Transducers.js Round 2 with Benchmarks

October 12, 2014

A few weeks ago I released my transducers library and explained the algorithm behind it. It's a wonderfully simple technique for high-performant transformations like map and filter and was created by Clojure (mostly Rich Hickey I think).

Over the past week I've been hard at work polishing and benchmarking it. Today I published version 0.2.0 with a new API and completely refactored internals that make it easy to use and get performance that beats other popular utility libraries. (This is a different library than the recently released one from Cognitect)

A Few Benchmarks

Benchmarking is hard, but I think it's worthwhile to post a few of them that backs up these claims. All of these were run on the latest version of node (0.10.32). First I wanted to prove how transducers devastates many other libraries for large arrays (update: lodash + laziness comes the closest, see more in the next section). The test performs two maps and two filters. Here is the transducer code:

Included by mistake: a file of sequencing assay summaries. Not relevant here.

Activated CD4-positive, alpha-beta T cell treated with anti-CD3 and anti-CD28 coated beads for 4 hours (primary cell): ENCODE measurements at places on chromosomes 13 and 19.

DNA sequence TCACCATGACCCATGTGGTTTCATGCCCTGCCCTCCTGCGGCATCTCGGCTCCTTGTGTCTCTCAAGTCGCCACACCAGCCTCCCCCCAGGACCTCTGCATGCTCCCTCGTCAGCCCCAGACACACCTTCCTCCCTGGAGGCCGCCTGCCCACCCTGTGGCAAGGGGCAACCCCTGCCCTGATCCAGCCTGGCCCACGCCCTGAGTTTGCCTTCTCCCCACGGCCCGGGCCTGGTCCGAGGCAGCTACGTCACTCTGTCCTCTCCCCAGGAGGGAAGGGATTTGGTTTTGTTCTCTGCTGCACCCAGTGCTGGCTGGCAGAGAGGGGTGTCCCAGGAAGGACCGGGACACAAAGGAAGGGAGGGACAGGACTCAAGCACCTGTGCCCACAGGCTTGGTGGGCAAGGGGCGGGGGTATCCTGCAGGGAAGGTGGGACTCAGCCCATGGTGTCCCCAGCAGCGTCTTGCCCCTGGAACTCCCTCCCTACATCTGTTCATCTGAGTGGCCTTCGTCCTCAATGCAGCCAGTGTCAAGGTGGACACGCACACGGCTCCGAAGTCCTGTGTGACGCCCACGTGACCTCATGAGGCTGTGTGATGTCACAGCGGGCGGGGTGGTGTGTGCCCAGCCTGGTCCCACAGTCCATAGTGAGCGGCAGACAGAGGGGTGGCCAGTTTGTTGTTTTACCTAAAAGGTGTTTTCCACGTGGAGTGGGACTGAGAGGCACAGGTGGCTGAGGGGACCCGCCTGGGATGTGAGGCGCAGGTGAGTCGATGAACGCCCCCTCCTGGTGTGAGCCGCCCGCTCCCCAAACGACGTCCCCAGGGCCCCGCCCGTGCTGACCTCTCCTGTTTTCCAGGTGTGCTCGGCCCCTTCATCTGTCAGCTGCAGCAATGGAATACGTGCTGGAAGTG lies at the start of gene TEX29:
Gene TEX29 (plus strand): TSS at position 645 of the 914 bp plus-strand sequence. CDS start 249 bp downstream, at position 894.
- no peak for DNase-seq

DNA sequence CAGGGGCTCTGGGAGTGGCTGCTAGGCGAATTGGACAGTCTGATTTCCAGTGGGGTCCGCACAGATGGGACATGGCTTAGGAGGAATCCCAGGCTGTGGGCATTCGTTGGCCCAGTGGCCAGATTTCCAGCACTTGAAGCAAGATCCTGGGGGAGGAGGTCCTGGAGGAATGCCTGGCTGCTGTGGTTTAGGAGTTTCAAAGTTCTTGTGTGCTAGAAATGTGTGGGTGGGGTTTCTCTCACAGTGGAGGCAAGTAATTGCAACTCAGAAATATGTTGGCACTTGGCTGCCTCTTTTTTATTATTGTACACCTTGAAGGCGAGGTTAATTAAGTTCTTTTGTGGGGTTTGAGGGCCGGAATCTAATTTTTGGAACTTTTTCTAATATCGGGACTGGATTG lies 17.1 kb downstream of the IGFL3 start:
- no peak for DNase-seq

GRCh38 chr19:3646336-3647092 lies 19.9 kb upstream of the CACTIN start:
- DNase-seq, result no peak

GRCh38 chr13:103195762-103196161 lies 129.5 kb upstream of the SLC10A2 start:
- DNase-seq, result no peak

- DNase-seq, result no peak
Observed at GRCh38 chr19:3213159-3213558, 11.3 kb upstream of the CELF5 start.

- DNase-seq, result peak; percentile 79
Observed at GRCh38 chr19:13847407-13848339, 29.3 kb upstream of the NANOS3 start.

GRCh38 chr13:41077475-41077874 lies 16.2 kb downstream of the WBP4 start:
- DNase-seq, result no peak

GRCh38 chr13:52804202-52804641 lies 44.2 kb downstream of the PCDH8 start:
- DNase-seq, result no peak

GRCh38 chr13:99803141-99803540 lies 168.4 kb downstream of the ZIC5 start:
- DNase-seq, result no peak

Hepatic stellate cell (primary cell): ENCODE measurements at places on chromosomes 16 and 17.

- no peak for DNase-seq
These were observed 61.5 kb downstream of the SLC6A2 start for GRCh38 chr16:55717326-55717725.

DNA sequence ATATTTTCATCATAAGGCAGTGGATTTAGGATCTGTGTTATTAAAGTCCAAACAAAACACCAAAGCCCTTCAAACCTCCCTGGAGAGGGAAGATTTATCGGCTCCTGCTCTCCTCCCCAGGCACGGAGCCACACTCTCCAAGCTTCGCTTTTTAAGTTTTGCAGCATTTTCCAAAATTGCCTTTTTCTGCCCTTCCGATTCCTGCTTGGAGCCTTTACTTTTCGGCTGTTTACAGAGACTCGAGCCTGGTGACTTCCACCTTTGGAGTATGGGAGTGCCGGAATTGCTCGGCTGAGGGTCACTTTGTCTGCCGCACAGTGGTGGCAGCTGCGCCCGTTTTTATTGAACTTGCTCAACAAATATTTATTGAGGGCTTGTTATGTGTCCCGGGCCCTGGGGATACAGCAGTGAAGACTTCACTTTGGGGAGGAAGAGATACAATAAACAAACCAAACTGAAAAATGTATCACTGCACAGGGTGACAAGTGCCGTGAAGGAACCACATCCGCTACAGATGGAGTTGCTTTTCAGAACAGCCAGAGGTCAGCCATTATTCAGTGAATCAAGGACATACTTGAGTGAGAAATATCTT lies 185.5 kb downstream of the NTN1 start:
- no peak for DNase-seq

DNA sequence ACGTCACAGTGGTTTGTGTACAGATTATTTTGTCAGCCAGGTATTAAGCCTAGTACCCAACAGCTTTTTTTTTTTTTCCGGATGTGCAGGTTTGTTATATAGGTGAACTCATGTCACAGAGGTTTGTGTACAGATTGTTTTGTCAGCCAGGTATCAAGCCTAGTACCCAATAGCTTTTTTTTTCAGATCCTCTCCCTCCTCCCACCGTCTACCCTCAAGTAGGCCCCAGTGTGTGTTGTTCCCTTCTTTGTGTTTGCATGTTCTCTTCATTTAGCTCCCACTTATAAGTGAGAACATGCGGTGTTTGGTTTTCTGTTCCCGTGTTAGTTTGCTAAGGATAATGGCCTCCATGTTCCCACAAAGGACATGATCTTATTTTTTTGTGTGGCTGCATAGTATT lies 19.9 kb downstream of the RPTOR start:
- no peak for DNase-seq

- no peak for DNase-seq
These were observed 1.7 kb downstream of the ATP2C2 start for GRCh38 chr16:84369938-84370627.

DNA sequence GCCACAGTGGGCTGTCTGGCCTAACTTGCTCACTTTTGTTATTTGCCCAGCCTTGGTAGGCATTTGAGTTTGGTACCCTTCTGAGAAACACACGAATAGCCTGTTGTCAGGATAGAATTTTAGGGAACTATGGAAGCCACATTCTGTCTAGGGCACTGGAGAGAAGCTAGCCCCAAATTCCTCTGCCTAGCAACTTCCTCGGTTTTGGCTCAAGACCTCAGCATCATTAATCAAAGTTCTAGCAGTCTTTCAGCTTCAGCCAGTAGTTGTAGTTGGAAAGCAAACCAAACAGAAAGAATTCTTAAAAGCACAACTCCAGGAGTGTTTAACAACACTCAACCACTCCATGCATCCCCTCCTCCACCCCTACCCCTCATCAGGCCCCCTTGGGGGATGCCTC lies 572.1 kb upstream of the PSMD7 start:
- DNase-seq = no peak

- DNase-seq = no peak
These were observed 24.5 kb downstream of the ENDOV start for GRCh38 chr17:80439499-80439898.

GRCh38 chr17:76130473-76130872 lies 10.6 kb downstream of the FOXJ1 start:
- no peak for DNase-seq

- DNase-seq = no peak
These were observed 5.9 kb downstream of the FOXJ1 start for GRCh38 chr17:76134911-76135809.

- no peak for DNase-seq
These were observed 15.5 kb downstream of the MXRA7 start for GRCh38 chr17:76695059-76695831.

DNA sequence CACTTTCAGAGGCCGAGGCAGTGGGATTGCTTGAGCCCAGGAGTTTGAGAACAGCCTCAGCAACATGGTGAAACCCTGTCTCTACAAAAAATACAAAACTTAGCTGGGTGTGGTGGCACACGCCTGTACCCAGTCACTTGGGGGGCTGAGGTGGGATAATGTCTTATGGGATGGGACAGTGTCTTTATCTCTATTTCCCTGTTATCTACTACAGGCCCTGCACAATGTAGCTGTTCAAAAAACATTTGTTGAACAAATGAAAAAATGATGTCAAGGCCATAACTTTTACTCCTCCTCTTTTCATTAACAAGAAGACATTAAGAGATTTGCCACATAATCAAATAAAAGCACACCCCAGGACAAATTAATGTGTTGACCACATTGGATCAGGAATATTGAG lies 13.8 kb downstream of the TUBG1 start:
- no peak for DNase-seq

map(function(x) { return x + 10; }),
       map(function(x) { return x * 2; }),
       filter(function(x) { return x % 5 === 0; }),
       filter(function(x) { return x % 2 === 0; })

The same transformations were implemented in lodash and underscore, and benchmarked with an arr of various sizes. The graph below shows the time it took to run versus the size of arr, which starts at 500 and goes up to around 300,000. Here's the full benchmark (it outputs Hz so the y-axis is 1/Hz).

Once the array reaches around the size of 90,000, transducers completely blow the competition away. This should be obvious; we never need to allocate anything between transformations, while underscore and lodash always have to allocation an intermediate array.

Laziness would not help here, since we are eagerly evaluating the whole array.

Update: More Detailed Benchmark

This section was added after requests for a more thorough benchmark, particularly including lodash's new lazy behavior

The master branch of lodash supports laziness, which should provide performance gains. Let's include that in the benchmark to see how well it helps. Laziness is a technique where a chain doesn't evaluate the transformations until a final value method is called, and it attempts to reduce intermediate allocations. Here's the full benchmark that generated the following graph.

We also added comparisons with native map and filter, and a baseline that manually performs the same operations in a for loop (thanks @stefanpenner for that).